Safety, efficacy of hyaluronic fillers studied

January 1, 2008

A prospective, open-label Phase 4 study evaluated three low concentration hyaluronic acid fillers for correction of nasolabial folds in 119 persons with skin of color. The results showed clinically significant improvement was achieved and maintained in most patients during follow-up of 24 weeks. No patients experienced permanent pigmentary changes, keloids, hypertrophic scarring, or other significant adverse events.

Key Points

Dr. Grimes and other investigators randomized 119 patients at each of three investigational sites to correction of nasolabial folds with one of three Allergan products: Hylaform (hylan B gel), Hylaform Plus (hylan B gel) or Captique (non-animal stabilized hyaluronic acid).

The assigned filler was injected intradermally into both nasolabial folds in accordance with the instructions for use in the labeling. The volume delivered was at the discretion of the investigator based on the length and depth of the nasolabial fold.

The efficacy evaluations showed the fillers provided smooth, natural-looking correction in these darker skin-type patients, with the majority of subjects showing a clinically significant benefit (1 point or greater improvement in the 6-point severity rating scale) at each visit throughout the follow-up. The treatment was also safe and well-tolerated.

Overall, injection-related adverse events occurred at a low incidence, were mild, and generally resolved within seven days.

Of those index adverse events, hyperpigmentation was the only one observed, and it occurred in only three patients (2.5 percent), Dr. Grimes tells Dermatology Times.

"Fillers have the potential to play a tremendous role in treating the aging face in skin of color, where the most prominent findings are soft tissue changes as a result of loss of volume and the effects of gravity. Tear trough deformities, prominent nasolabial folds, marionette lines and jowl formation are common in darker-skinned individuals and amenable to correction with filling agents. However, few people of color were included in the premarketing studies of available fillers," Dr. Grimes says.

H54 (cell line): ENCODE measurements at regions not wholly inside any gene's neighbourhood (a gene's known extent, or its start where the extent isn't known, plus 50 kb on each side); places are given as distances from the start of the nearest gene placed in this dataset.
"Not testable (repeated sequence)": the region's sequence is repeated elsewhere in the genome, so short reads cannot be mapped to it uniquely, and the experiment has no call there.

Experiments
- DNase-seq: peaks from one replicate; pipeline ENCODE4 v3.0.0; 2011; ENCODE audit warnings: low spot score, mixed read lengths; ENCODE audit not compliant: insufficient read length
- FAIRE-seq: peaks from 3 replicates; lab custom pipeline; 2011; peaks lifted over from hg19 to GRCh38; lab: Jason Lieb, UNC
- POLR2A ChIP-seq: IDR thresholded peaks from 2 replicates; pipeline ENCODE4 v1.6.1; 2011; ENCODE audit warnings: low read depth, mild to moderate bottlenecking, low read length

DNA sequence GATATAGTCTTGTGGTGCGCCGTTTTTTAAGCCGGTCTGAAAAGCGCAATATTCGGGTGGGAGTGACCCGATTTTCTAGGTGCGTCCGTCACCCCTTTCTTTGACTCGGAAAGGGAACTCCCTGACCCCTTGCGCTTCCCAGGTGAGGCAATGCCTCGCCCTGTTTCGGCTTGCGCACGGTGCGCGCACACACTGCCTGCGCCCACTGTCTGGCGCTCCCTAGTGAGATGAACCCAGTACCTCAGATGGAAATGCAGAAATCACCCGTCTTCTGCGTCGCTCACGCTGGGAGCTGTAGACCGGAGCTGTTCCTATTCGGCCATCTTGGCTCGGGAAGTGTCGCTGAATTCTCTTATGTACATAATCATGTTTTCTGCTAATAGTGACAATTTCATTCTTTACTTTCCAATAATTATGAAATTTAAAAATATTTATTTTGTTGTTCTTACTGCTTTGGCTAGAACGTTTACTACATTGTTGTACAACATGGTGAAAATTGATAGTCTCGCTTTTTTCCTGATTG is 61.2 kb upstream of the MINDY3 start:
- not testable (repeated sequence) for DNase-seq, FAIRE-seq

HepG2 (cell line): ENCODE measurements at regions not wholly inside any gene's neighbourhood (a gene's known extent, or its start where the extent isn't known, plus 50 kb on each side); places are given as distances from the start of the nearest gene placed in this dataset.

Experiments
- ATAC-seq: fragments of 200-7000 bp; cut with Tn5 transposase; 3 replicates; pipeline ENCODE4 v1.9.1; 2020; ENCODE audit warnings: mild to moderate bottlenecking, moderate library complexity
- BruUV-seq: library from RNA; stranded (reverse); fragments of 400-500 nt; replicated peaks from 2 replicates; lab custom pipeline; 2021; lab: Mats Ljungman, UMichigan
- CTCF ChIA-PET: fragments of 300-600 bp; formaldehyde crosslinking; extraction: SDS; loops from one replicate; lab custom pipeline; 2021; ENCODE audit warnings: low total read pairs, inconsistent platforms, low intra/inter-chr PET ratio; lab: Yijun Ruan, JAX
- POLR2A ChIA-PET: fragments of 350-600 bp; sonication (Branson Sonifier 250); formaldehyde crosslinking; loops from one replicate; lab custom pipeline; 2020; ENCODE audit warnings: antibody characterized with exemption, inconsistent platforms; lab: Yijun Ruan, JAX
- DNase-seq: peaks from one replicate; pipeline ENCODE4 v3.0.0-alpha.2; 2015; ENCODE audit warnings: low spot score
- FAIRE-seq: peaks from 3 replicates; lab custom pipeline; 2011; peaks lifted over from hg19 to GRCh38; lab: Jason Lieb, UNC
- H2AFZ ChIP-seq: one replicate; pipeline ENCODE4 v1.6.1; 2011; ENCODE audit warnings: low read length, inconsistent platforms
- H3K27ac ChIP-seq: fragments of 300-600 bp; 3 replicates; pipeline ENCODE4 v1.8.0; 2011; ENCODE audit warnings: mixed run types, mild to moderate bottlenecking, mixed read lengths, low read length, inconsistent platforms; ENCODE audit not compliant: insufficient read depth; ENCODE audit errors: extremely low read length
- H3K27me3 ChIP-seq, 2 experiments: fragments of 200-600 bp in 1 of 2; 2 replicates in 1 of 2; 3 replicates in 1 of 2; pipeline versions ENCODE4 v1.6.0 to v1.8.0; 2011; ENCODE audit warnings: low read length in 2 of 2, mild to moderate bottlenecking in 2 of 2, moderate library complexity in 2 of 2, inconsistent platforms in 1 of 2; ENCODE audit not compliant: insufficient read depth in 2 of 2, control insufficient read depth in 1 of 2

"The FDA mandated this phase 4 study to especially investigate safety, because persons with skin of color are at increased risk to develop pigmentation and scarring disorders following skin trauma, such as filler injections," Dr. Grimes says.

Enrolled patients had to be Fitzpatrick phototype IV-VI and be seeking correction of nasolabial folds. Fold severity was rated with a validated 6-point scale (0 = no wrinkle; 5 = very deep wrinkle, redundant fold). Of the 119 subjects enrolled, 97.5 percent completed the 24-week study.

Mean age of the subjects across the three filler groups ranged from 41 to 54 years. The majority were female (>90 percent) and had skin type V or VI.

Mean nasolabial fold score at baseline was 3.4 (moderately deep to deep lines). Maximum improvement postinjection was achieved at the first follow-up visits at weeks two and four when the mean severity scores in all filler groups were less than "1" (just perceptible).

Disclosure: The study was funded by Allergan. Dr. Grimes has performed clinical research for and/or served as a consultant for Allergan, Inamed, Galderma, Astellas, SkinMedica, Altana, Young Pharmaceuticals, Stiefel Laboratories, GammaCan and Combe.